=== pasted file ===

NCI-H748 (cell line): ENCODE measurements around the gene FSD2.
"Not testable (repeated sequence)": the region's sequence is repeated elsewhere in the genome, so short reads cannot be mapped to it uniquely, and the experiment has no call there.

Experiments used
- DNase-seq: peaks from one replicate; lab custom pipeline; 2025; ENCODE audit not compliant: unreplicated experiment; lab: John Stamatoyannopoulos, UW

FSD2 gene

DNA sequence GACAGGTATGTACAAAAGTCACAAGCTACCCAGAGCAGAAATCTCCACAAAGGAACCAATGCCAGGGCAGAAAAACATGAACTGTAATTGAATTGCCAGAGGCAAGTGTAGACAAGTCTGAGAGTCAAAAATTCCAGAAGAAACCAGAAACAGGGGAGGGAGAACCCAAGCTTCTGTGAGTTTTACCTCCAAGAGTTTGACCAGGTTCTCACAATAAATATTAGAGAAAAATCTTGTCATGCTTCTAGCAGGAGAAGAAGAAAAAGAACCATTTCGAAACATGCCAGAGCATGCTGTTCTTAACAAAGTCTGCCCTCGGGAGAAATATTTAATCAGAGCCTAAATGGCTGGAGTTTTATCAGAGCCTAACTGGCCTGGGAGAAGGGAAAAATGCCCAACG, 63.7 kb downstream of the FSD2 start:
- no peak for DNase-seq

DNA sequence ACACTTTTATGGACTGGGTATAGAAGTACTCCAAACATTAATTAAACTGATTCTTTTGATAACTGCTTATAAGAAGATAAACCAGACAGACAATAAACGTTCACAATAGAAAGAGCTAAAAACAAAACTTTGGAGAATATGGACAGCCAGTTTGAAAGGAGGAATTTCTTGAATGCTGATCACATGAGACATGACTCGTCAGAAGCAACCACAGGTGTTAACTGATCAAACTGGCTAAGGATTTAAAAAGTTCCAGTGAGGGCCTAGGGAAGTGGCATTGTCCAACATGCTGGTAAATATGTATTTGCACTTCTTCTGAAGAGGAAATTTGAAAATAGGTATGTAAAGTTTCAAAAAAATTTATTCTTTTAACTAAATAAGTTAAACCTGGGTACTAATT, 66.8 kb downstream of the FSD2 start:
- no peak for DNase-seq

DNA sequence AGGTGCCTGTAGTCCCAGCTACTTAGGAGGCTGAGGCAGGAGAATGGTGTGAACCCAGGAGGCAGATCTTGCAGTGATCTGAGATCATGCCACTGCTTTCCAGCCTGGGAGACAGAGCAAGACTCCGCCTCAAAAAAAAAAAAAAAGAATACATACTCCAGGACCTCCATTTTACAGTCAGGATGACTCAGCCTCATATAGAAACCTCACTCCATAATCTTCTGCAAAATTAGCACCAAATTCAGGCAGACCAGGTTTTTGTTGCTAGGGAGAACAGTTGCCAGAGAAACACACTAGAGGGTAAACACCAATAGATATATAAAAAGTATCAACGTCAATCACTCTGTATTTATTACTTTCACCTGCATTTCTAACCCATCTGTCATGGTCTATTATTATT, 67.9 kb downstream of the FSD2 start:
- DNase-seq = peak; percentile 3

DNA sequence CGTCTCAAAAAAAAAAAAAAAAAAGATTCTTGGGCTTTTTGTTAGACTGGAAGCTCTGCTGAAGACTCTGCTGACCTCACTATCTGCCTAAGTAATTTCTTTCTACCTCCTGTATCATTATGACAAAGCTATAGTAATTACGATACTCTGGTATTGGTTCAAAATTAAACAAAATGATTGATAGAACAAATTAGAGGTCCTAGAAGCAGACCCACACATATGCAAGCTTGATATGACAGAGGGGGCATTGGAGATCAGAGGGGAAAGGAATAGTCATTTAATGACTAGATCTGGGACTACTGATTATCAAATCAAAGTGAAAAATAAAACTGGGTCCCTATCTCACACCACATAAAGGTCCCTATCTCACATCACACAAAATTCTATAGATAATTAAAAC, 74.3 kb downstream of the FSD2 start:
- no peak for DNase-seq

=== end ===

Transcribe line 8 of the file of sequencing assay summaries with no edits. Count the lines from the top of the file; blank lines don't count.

DNA sequence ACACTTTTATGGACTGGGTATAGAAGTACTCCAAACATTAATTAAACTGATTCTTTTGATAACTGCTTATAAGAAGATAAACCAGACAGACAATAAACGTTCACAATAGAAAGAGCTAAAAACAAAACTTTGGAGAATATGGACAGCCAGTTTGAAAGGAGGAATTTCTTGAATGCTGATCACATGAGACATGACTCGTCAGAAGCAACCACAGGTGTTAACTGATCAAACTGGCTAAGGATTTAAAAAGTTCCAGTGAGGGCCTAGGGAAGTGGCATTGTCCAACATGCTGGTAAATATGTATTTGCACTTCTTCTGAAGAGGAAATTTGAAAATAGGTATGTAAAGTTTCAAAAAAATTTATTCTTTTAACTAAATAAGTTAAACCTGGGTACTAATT, 66.8 kb downstream of the FSD2 start: